Wednesday, January 25, 2006

Let there be love

I read this post on the Corner, and this part stuck me:

More and more, I'm seeing conservatives of a certain stripe promoting love of self that involves self-reliance, self-respect, and self-support with the understanding that once you've achieved these things you are fairly likely to support others around you to achieve the same. Additionally, more and more, I'm seeing liberals promoting self-love that involves proclaiming your own victimhood, demanding someone else support you and solve your problems, and removing yourself from the community at large to "preserve your individual and separate uniqueness".

I think the idea is fairly valid - but I would be afraid to express it this way on my campus, and in front of my liberal friends. I am possibly too diplomatic, but this is a post about love, after all.

I think this idea gets what the self-esteem people leave out. (I am refering to the self-esteem people that talked to me so much in public middle school...they wanted me to think highly of myself, and damn my criticisers, cause the didn't want me to commit least, I think that was the goal. It was a long time ago, and I wasn't really paying attention. Nothing in that school was very interesting for me, so I shut it off and got bad grades. It's a good thing I escaped - whew! enough side-talk..back to the blogging) You need to love yourself because you know you can do good, not because you are God's Greatest Gift to humanity. You need to love yourself, but with humility. You can't love yourself above all others, because that would be missing the point. The self-love this person is talking about is one that is also focused on paying attention to other people, but not to the point that you forget about yourself. I know people who give so much of themselves to other people, that they often can't deal with the other's pain, so they end up getting distraught. That is also not good.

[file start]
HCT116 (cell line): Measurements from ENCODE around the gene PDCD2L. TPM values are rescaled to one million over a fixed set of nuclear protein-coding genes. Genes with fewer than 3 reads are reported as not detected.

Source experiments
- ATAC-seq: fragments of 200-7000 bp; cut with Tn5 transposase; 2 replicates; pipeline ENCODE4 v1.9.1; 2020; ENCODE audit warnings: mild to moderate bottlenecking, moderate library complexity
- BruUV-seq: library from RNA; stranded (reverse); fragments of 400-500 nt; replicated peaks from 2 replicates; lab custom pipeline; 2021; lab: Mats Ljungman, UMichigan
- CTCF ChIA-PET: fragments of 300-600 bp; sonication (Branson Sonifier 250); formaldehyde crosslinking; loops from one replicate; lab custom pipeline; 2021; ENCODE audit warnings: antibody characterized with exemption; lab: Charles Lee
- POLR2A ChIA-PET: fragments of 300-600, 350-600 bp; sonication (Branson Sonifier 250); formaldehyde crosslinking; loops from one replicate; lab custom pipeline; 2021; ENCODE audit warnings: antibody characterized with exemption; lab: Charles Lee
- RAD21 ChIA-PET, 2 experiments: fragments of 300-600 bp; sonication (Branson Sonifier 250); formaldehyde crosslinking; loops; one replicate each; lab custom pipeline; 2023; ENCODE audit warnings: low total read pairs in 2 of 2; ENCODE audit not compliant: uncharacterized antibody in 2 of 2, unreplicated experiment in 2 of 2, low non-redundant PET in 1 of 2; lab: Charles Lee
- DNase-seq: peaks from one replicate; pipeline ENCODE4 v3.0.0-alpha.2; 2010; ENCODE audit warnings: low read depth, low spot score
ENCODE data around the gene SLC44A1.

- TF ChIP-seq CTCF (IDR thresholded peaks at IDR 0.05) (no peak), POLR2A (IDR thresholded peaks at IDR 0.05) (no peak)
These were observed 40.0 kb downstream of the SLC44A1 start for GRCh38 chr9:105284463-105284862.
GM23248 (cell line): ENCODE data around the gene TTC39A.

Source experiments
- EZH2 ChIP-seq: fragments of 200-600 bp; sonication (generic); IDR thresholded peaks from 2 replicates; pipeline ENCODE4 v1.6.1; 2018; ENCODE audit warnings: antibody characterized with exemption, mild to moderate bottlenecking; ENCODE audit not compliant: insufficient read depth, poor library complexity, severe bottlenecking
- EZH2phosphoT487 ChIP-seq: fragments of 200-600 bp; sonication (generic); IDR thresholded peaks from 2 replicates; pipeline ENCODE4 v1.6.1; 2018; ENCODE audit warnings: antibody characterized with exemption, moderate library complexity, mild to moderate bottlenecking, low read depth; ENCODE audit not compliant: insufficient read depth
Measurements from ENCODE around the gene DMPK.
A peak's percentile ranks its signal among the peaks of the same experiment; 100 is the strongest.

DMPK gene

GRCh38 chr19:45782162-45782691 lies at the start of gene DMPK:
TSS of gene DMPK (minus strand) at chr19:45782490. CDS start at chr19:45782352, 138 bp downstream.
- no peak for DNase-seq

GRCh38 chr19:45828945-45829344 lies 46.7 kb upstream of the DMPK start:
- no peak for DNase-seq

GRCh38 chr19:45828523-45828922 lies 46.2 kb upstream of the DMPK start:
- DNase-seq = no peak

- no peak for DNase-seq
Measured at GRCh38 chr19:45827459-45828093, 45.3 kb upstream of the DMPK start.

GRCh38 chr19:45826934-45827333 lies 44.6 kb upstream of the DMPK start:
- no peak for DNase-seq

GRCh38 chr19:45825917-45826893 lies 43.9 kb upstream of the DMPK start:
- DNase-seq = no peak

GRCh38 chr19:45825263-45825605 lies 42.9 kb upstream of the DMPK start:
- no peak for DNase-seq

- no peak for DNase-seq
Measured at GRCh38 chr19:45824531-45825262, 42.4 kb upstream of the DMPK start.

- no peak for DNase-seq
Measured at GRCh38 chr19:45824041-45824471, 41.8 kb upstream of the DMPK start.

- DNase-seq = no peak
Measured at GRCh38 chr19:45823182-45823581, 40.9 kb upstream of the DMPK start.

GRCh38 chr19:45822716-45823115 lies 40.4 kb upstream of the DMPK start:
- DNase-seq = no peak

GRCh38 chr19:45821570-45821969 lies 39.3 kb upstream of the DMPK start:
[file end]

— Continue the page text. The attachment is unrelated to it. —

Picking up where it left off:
I think the point that needs to be made, is that in order to help other people, you have to have a rock-steady inside. If you spend to much time outside of yourself, especially when you don't have a strong love for your own person, then you slowly errode away and get bitter, and then you are no good to the people you wanted to help, and you probably need help yourself.

The second form of love, the one most liberals proclaim, is one that focus's too much on other's opinion of yourself. Does that make sense? Probably not. This form of self love says - "I need you to love me, so that I can love myself. If you love me, that means you will fix my problems." This isn't good...I think it's better to be responsible for yourself, rather than to expect others to do things for you. I'm not saying that people should become hermits and cut everyone else off. I also think that sometimes we can't solve our own problems. However, it is important for the desire to come from within, and not from other people. The first self-love doesn't exclude help from others, but it doesn't take that help for granted/rely exclusively on it.

The author of the quote might have made a mistake relating these dualing forms of self-love to politics. I don't think it works in all cases. The attitudes are there, conservatives want individualism, and today's liberals want the government to solve our problems. But this self-love also applies to people who eschew politics...the dualing nature of these forms of love are fighting on a level more basic than politics could ever hope to reach.

So, how was that for philosophy? Too wishy washy? Too obscure? Sorry...I'll rephrase if I can boil it down better, and if anyone's interested, but I hope you enjoyed it anyway...

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